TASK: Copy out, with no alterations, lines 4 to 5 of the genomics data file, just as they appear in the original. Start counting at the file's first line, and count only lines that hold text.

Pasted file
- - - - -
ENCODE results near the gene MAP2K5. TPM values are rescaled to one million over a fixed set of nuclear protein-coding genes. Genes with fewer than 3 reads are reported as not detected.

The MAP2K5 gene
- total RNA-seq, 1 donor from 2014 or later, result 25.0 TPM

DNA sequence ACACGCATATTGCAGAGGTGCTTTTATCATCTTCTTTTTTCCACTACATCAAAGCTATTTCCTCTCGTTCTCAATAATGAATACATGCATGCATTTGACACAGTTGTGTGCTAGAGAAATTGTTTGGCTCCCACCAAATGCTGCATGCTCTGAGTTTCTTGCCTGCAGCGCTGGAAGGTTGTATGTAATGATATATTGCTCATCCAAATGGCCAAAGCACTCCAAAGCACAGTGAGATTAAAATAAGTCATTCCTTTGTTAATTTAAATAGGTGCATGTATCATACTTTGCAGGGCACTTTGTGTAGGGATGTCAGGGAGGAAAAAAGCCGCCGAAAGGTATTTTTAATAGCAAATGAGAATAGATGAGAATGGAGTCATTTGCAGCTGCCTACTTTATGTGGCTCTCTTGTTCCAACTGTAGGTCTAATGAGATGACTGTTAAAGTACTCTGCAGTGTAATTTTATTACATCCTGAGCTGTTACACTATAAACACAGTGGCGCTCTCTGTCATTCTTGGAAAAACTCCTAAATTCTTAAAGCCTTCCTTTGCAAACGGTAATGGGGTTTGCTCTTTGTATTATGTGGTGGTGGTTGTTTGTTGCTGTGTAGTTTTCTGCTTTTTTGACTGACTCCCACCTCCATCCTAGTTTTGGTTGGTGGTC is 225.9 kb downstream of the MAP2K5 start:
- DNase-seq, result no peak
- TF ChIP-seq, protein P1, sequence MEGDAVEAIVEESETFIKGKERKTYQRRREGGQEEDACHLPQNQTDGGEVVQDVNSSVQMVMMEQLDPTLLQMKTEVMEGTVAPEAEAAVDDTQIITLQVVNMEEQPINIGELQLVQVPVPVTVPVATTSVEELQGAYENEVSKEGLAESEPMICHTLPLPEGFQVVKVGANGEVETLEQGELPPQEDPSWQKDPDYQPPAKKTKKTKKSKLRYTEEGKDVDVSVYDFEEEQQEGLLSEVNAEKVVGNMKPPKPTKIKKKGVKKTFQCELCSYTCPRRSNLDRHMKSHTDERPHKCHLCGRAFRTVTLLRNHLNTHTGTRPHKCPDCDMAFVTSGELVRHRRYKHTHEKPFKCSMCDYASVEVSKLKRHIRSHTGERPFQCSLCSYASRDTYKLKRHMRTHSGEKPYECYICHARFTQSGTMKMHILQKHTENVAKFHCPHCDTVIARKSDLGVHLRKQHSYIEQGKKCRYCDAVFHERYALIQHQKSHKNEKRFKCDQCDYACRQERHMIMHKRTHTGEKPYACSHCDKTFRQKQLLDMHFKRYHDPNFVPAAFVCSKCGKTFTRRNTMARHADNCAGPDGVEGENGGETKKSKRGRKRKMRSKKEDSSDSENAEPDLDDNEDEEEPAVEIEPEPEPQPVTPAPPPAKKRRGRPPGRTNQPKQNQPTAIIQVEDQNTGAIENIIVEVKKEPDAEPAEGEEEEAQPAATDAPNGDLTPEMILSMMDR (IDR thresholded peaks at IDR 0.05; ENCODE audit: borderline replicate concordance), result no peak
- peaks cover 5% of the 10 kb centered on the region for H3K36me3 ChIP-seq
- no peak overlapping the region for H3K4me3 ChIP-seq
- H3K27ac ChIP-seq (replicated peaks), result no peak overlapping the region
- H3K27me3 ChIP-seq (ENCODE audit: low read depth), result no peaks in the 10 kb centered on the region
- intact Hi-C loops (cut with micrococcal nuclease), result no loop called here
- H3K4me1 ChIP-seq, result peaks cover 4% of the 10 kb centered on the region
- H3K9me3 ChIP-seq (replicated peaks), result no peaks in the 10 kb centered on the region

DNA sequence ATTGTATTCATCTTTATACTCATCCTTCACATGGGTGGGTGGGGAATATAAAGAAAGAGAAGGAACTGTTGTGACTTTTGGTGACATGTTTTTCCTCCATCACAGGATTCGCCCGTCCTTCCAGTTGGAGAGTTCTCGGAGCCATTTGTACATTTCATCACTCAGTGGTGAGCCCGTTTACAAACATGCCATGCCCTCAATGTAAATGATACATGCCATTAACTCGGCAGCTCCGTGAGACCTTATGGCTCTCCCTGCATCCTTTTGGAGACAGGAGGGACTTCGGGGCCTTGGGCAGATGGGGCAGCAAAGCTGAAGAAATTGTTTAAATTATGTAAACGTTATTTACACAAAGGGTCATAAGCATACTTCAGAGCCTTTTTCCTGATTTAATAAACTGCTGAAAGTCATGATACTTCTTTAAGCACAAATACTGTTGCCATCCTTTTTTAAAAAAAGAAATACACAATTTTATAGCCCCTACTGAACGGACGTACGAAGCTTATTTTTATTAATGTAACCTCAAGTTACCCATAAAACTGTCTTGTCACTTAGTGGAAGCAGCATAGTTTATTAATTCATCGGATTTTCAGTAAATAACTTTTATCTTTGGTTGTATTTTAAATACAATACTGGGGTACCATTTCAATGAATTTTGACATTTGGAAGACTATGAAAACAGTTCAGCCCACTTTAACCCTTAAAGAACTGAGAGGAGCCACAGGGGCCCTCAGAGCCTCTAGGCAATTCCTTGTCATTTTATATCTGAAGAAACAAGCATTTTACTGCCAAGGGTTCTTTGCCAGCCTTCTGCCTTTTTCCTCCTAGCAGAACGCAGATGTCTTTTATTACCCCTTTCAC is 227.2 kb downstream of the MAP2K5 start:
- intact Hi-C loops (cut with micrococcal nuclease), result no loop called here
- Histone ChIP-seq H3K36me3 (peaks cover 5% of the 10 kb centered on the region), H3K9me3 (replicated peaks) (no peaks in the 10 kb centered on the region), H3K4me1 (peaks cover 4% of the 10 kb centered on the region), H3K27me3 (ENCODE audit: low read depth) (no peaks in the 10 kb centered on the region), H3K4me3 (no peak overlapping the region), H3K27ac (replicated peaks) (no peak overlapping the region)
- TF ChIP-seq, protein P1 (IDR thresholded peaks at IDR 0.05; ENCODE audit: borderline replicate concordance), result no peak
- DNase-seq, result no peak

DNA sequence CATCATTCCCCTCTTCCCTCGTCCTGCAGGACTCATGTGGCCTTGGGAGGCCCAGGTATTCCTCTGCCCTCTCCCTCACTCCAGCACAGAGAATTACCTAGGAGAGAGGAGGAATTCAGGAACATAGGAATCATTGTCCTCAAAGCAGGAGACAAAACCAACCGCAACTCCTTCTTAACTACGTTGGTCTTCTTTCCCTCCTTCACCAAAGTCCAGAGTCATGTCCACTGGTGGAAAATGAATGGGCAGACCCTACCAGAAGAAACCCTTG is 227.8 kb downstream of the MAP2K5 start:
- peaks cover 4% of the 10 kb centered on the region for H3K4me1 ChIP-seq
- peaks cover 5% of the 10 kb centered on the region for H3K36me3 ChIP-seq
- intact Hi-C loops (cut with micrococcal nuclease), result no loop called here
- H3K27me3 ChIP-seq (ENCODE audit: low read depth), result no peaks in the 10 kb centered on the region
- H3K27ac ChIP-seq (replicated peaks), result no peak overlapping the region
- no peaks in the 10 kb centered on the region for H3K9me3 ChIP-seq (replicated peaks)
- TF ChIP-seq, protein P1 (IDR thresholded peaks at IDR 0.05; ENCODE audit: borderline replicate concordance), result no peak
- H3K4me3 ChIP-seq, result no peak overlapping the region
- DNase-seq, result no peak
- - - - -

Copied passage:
DNA sequence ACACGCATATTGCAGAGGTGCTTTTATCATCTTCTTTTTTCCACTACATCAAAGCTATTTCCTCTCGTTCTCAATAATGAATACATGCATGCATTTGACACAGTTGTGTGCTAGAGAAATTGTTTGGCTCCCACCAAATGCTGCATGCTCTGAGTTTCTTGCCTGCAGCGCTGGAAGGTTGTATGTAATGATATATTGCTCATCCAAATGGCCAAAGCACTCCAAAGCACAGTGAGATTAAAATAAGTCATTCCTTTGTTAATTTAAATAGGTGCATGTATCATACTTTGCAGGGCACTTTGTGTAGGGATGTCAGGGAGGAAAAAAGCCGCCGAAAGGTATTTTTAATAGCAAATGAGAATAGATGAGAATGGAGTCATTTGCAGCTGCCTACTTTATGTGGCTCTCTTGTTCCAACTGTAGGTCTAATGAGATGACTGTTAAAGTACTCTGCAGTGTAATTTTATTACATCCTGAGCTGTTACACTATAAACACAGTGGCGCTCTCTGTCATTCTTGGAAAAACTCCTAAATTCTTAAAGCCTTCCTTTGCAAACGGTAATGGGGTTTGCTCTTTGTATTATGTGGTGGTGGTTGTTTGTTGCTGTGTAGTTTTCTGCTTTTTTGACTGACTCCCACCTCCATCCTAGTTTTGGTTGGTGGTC is 225.9 kb downstream of the MAP2K5 start:
- DNase-seq, result no peak